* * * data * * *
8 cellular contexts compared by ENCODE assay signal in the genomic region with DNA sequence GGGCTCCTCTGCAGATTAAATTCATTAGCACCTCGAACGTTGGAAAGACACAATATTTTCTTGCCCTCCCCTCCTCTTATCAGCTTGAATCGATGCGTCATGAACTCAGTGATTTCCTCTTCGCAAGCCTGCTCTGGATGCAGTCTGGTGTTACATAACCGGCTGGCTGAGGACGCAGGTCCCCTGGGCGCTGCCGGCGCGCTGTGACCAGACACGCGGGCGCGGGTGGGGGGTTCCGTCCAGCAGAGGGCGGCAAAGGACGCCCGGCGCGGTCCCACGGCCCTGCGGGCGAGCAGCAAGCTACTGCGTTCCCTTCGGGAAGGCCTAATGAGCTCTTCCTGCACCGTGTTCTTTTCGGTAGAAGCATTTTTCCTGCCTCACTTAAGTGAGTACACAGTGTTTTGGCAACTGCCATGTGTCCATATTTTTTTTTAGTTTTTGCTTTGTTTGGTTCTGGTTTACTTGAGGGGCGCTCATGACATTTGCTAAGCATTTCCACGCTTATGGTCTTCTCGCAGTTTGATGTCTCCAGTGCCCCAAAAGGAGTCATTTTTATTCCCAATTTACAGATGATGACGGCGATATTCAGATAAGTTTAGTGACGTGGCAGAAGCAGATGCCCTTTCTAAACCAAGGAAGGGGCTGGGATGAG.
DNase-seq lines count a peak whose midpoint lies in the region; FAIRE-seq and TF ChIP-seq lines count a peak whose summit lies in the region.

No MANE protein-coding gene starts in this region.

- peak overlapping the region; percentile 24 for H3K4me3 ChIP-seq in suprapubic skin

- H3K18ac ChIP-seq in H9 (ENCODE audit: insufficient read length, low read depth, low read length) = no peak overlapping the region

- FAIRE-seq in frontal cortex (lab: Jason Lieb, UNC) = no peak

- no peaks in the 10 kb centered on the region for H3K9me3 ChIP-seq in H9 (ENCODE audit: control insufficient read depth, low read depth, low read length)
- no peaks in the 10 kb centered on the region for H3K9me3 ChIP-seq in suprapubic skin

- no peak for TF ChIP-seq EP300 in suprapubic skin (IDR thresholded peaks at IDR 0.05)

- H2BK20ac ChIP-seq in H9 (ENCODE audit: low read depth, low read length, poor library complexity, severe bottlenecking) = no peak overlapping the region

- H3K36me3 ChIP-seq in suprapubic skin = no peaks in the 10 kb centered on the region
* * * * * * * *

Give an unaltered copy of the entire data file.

8 cellular contexts compared by ENCODE assay signal in the genomic region with DNA sequence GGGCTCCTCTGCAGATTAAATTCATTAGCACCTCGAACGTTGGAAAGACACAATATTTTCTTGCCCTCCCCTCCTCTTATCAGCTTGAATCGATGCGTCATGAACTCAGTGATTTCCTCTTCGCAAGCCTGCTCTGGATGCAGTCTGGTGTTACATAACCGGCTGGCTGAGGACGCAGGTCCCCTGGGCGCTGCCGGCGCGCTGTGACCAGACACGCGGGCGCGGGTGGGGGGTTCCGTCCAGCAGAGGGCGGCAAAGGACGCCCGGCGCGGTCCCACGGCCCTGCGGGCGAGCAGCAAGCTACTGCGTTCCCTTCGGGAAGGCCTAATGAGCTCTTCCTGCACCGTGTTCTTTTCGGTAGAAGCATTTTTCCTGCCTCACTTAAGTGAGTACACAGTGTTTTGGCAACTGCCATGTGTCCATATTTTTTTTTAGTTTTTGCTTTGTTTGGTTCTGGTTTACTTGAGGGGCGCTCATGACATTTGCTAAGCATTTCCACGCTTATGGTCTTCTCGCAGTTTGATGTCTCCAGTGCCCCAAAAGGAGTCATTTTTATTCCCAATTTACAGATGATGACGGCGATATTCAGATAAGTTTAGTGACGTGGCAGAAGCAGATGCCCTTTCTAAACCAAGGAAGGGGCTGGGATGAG.
DNase-seq lines count a peak whose midpoint lies in the region; FAIRE-seq and TF ChIP-seq lines count a peak whose summit lies in the region.

No MANE protein-coding gene starts in this region.

- peak overlapping the region; percentile 24 for H3K4me3 ChIP-seq in suprapubic skin

- H3K18ac ChIP-seq in H9 (ENCODE audit: insufficient read length, low read depth, low read length) = no peak overlapping the region

- FAIRE-seq in frontal cortex (lab: Jason Lieb, UNC) = no peak

- no peaks in the 10 kb centered on the region for H3K9me3 ChIP-seq in H9 (ENCODE audit: control insufficient read depth, low read depth, low read length)
- no peaks in the 10 kb centered on the region for H3K9me3 ChIP-seq in suprapubic skin

- no peak for TF ChIP-seq EP300 in suprapubic skin (IDR thresholded peaks at IDR 0.05)

- H2BK20ac ChIP-seq in H9 (ENCODE audit: low read depth, low read length, poor library complexity, severe bottlenecking) = no peak overlapping the region

- H3K36me3 ChIP-seq in suprapubic skin = no peaks in the 10 kb centered on the region